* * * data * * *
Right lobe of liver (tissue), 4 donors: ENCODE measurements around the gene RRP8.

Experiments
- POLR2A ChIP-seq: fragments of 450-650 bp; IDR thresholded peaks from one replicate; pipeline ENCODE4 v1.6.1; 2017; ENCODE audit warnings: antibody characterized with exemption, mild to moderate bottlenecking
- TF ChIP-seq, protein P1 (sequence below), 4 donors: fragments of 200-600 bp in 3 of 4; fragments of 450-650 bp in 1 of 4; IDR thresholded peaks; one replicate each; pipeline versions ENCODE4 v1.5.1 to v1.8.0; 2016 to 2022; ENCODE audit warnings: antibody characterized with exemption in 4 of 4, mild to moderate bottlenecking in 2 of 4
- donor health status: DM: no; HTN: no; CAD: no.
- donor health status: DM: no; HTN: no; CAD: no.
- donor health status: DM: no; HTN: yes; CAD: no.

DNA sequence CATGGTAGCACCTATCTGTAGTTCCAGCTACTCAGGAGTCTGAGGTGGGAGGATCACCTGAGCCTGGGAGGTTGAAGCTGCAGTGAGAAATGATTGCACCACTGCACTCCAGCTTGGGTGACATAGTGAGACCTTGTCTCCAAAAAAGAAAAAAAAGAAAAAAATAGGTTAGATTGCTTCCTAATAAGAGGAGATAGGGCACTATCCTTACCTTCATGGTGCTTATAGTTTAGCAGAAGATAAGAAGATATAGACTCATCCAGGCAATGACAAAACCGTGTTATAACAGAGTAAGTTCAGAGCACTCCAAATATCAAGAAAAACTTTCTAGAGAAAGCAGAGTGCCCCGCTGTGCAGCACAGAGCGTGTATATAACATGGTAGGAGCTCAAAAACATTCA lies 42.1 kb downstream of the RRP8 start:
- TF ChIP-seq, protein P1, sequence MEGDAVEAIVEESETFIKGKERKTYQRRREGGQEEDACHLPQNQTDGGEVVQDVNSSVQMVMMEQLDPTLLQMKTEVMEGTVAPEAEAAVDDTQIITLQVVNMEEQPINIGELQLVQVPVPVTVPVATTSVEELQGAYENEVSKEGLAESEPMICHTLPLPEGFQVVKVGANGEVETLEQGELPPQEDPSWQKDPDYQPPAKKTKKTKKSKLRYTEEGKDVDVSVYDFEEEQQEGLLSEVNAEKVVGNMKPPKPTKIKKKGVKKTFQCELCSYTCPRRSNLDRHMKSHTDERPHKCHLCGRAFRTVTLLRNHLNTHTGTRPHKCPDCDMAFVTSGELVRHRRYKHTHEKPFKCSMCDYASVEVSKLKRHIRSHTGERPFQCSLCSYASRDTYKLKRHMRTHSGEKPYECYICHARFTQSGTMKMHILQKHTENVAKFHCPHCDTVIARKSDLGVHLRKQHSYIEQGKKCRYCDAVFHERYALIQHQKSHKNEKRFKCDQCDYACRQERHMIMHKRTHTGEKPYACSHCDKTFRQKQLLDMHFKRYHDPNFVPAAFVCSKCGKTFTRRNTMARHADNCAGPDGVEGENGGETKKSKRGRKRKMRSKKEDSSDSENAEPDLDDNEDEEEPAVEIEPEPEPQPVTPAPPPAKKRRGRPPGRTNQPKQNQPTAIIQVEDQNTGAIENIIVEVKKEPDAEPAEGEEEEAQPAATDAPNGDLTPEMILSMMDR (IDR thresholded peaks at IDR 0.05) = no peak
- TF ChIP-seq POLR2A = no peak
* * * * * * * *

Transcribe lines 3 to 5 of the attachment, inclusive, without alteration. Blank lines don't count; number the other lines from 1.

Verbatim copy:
- POLR2A ChIP-seq: fragments of 450-650 bp; IDR thresholded peaks from one replicate; pipeline ENCODE4 v1.6.1; 2017; ENCODE audit warnings: antibody characterized with exemption, mild to moderate bottlenecking
- TF ChIP-seq, protein P1 (sequence below), 4 donors: fragments of 200-600 bp in 3 of 4; fragments of 450-650 bp in 1 of 4; IDR thresholded peaks; one replicate each; pipeline versions ENCODE4 v1.5.1 to v1.8.0; 2016 to 2022; ENCODE audit warnings: antibody characterized with exemption in 4 of 4, mild to moderate bottlenecking in 2 of 4
- donor health status: DM: no; HTN: no; CAD: no.